Wednesday, September 24, 2008

Gushing that Band X sounds like Band Y is what we do best. It's why we adore Pandora so intensely. (Side note: I just went on Pandora and typed in "The Loch Ness Mouse" and only got song titles in the results. Okay, so Pandora can suck my bubblegum.) I've long been fond of Deerhoof because their mutty, mixtured pop makes playing such games of connect-the-dots so easy. I listened to their album, Offend Maggie, with a notepad and pen in hand, and the following acts sprung to mind: Wire, Desperate Bicycles, Swell Maps, Fire Engines, The Fall, Delta 5, Half Japanese -- pretty much every post-punk act Simon Reynolds took a scalpel to in that book. The best part is their approximating never sounds calculated. In keeping with this particular time period: It's not DIY, it's DID -- Do It Deerhoof. Clever? Never. I could have told you it's all about their extensive vamping and vocal-centric aesthetic, but Pandora has that shit copyrighted.

Thursday, September 18, 2008

John Lennon's primal therapy sessions with Arthur Janov in 1970 were the alleged catalyst in him baring a little soul (both kinds) for the album John Lennon/Plastic Ono Band. Basically, the English being in Northern Ireland and the conflict in Vietnam and the imprisonment of John Sinclair got Lennon's dander up because his father was an asshole.

"In the therapy you really feel every painful moment of your life," Lennon said in an interview. "It's excruciating. You are forced to realize that your pain, the kind that makes you wake up afraid with your heart pounding, is really yours and not the result of somebody up in the sky. It's the result of your parents and your environment."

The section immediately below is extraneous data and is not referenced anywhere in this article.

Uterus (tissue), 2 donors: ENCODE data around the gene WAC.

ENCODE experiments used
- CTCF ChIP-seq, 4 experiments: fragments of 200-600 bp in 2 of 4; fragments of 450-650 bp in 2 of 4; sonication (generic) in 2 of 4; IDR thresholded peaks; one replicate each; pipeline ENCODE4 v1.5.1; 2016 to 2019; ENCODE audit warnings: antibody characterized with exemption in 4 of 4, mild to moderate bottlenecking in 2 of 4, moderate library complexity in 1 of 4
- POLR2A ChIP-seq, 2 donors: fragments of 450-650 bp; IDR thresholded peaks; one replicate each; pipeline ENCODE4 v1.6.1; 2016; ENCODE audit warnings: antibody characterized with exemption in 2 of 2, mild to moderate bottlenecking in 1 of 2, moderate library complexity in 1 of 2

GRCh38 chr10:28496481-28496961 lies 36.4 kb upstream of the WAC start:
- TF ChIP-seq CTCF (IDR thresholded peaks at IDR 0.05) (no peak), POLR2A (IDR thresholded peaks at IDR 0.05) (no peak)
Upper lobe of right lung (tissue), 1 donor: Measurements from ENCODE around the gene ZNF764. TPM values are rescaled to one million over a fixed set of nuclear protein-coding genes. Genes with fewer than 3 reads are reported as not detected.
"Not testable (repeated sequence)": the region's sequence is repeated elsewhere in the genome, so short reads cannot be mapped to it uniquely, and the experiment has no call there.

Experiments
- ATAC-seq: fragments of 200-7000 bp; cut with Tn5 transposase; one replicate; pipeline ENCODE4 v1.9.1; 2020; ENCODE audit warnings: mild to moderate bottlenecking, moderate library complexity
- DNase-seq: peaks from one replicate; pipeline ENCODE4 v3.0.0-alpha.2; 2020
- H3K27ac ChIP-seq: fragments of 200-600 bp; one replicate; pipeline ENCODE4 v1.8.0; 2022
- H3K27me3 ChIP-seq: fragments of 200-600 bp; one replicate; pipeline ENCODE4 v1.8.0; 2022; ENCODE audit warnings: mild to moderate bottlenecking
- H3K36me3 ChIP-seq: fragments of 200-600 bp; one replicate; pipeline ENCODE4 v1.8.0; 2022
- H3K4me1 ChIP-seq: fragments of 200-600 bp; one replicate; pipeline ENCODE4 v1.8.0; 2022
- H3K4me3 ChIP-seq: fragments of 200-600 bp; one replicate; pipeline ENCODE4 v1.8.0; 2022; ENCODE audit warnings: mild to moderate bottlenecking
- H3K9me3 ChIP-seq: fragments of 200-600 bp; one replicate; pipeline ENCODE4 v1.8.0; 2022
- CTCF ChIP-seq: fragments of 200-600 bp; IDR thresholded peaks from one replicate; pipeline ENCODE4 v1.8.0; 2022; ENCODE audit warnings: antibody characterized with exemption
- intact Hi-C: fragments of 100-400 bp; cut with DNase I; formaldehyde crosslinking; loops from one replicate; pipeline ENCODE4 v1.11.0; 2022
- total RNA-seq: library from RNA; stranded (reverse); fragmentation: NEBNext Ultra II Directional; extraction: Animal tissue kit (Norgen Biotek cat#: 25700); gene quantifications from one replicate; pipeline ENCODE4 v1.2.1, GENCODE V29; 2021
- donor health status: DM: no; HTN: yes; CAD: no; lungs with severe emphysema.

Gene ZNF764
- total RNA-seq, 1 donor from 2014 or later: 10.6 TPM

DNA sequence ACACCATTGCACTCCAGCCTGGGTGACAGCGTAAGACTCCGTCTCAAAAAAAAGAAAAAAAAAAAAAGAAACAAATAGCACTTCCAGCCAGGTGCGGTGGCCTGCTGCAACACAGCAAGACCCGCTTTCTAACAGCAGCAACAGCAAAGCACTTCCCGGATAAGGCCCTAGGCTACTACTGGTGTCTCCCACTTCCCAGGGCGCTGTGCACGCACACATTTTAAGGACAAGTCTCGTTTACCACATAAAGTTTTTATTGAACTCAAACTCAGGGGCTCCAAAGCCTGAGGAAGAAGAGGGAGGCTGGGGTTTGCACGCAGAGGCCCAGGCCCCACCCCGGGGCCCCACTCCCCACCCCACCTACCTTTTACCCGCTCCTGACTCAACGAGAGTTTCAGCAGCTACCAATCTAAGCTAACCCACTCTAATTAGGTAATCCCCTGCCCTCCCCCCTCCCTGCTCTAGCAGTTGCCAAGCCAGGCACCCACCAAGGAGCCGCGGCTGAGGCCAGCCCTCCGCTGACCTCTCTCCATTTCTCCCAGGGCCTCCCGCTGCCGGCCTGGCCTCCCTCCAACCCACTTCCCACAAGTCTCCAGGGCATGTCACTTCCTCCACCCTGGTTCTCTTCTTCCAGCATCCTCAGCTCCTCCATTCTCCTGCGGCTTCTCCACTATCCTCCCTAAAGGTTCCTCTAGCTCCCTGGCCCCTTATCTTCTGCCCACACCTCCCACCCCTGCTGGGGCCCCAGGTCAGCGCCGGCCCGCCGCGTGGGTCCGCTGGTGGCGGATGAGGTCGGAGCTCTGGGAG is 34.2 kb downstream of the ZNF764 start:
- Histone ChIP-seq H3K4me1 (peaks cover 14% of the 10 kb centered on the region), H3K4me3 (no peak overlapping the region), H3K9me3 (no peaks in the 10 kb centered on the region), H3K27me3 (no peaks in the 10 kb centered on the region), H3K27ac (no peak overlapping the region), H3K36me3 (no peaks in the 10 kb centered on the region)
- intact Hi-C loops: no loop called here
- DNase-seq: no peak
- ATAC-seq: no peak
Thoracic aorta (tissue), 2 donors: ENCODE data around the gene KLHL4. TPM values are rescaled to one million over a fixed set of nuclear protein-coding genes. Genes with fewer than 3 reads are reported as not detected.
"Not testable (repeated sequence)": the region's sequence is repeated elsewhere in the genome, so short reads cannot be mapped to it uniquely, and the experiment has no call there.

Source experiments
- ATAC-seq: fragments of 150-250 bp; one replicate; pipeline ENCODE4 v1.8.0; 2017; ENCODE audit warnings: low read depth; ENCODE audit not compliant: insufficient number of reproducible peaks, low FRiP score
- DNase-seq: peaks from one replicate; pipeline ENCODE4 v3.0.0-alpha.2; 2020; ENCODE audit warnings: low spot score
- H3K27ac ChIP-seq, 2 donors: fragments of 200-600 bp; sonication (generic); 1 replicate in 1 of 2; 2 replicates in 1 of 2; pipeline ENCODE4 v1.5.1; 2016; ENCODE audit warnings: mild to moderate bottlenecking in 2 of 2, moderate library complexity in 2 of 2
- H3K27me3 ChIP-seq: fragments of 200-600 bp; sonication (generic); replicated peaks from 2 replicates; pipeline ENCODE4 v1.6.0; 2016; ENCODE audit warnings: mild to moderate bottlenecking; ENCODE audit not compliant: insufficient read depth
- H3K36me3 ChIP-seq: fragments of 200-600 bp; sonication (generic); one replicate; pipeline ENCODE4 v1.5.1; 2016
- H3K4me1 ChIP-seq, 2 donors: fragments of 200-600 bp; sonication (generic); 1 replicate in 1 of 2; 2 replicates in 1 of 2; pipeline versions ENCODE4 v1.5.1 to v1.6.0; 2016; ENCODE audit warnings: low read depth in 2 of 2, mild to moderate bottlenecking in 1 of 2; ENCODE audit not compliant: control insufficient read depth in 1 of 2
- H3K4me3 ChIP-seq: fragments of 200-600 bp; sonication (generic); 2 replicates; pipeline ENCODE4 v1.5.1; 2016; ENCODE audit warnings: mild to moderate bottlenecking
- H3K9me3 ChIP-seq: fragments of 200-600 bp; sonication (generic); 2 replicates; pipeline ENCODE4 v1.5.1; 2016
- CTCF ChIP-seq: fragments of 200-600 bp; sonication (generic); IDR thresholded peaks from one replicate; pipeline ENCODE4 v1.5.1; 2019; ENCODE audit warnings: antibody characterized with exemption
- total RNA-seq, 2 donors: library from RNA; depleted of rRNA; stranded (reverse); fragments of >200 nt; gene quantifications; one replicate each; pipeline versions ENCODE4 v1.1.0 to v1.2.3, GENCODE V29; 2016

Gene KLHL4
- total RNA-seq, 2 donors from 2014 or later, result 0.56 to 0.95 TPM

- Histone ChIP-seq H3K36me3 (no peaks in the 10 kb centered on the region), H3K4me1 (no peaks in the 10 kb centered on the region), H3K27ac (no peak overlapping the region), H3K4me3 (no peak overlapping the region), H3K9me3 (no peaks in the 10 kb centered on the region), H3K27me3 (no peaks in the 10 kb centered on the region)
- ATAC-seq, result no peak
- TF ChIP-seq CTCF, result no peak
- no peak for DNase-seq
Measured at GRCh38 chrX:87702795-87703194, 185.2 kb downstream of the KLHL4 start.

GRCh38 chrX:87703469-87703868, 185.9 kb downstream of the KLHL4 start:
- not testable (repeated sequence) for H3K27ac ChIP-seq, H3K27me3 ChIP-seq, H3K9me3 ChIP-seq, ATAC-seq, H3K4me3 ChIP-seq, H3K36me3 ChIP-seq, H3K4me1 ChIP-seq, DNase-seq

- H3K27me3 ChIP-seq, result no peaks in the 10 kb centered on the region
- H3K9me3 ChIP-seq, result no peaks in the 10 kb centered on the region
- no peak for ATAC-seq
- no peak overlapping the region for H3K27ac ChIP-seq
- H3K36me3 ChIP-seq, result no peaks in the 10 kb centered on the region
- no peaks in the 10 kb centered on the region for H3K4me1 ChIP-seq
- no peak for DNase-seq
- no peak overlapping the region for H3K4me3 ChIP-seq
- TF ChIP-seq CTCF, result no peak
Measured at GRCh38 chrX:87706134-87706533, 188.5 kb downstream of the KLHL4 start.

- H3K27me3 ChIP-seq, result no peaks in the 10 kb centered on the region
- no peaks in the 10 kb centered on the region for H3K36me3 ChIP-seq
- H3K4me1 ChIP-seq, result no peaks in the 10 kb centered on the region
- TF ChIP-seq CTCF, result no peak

The sessions went something like this:

Monday, September 15, 2008

"Blew me away," Tricky said of Martina Topley-Bird's voice. "Drove me crazy. A naturally wicked voice. I actually lost a girlfriend over it, because I listened to the track so much."

Gowns' "White Like Heaven" may cause similar damage. I listen to it over and over again, till I'm out of breath and my chest feels constricted. Like Tricky, I'm feeling melancholic. Not melodic. Only I have no one to plop me in the middle of a room, and force me to listen to Billie Holiday and Nina Simone. Thus, I compensate with Gowns; their heaven is as white as the light boxes I surround myself with during the autumn months.

Remember when Tricky said "switch on / switch off" in the song "Black Steel?" This is crucial. The light boxes switch on / switch off, but as much as you wish you could, it's impossible.

Wednesday, September 3, 2008

In the late 1960s, English journalists were told to stay away from the Biafran War and turn their keen eyes to Vietnam. "Cover America's howler, not ours." At Earth Summit 2002 in Johannesburg, Namibia's President Sam Nujoma said, "We here in southern Africa have one big problem, created by the British." They drew lines on a map when they had no business ever clutching the quill.

I can't imagine the public bore witness to the famine that resulted from the Biafran War as intimately as folks bore witness to the Ethiopian famine in the 80s; nevertheless, the images were there in late '60s Britain, so it's laugh-inducing when I read the following excerpt from an article on Paul McCartney and his Wings, who zipped away to Lagos in 1973 to record Band on the Run.

How were the McCartneys received in Nigeria?
"We enjoyed it eventually. We're all a bit British y'know."

Of course, as all the narratives go, Paul and company were cornered by a nondescript local and accused of filching African music, and then mugged by Fela Kuti at knifepoint. Or vice-versa. Hey Macca, I guess you weren't all a bit Brit. Whatever the case, tonight I fell into the laid-back groove of King Sunny Ade's "Easy Motion Tourist" and thought of Paul. Somewhere he's still drawing lines on a map.